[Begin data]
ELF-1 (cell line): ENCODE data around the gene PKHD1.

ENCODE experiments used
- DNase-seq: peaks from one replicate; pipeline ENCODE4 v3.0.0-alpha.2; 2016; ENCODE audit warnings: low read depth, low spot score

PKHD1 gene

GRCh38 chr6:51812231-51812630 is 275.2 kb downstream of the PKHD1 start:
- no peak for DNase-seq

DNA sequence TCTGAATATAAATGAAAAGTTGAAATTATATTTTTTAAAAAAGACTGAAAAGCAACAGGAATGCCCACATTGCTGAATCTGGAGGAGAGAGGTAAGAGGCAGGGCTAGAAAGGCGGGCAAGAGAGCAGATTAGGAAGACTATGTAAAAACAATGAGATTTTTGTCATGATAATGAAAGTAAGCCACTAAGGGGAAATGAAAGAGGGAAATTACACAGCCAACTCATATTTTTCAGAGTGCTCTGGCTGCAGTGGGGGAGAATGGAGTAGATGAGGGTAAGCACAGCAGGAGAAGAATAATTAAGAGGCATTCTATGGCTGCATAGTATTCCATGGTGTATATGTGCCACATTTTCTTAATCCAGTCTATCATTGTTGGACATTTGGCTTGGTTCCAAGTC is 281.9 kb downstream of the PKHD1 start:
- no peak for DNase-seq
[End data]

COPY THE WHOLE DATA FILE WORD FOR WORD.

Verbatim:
ELF-1 (cell line): ENCODE data around the gene PKHD1.

ENCODE experiments used
- DNase-seq: peaks from one replicate; pipeline ENCODE4 v3.0.0-alpha.2; 2016; ENCODE audit warnings: low read depth, low spot score

PKHD1 gene

GRCh38 chr6:51812231-51812630 is 275.2 kb downstream of the PKHD1 start:
- no peak for DNase-seq

DNA sequence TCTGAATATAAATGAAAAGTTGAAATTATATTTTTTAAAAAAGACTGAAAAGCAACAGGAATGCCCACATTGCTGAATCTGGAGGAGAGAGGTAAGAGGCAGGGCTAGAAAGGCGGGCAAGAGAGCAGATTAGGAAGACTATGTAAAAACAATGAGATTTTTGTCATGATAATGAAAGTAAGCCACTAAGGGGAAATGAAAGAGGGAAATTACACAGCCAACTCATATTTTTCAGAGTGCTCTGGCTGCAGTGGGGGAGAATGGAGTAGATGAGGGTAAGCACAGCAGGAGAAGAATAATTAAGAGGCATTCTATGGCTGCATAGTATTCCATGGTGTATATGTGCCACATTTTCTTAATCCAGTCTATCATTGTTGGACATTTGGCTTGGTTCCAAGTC is 281.9 kb downstream of the PKHD1 start:
- no peak for DNase-seq